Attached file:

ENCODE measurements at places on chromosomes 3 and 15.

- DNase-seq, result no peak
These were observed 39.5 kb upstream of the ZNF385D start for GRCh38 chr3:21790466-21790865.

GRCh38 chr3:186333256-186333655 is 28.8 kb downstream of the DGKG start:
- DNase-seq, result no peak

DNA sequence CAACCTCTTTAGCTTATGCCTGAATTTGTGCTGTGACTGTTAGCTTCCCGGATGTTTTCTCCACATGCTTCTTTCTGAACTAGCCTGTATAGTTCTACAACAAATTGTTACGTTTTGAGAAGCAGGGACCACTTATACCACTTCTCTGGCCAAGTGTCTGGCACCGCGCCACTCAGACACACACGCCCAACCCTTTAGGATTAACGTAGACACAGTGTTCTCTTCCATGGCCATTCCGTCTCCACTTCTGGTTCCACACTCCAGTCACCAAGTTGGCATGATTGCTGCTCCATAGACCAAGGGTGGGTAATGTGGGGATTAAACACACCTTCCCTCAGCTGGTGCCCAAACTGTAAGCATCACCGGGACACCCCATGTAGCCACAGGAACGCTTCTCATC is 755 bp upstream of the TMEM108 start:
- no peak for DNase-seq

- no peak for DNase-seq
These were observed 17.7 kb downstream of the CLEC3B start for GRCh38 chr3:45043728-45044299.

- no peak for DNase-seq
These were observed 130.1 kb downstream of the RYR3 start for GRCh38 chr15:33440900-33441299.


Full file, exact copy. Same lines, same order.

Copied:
ENCODE measurements at places on chromosomes 3 and 15.

- DNase-seq, result no peak
These were observed 39.5 kb upstream of the ZNF385D start for GRCh38 chr3:21790466-21790865.

GRCh38 chr3:186333256-186333655 is 28.8 kb downstream of the DGKG start:
- DNase-seq, result no peak

DNA sequence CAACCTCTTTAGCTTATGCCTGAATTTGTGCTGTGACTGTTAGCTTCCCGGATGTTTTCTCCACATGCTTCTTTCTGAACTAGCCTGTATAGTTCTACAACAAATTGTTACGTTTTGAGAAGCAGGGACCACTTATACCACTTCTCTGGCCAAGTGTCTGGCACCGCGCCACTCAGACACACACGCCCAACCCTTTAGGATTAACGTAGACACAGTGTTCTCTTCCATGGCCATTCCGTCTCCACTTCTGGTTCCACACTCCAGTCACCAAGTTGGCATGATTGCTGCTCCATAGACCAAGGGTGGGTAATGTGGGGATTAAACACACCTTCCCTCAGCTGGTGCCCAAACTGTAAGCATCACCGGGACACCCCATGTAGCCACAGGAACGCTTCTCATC is 755 bp upstream of the TMEM108 start:
- no peak for DNase-seq

- no peak for DNase-seq
These were observed 17.7 kb downstream of the CLEC3B start for GRCh38 chr3:45043728-45044299.

- no peak for DNase-seq
These were observed 130.1 kb downstream of the RYR3 start for GRCh38 chr15:33440900-33441299.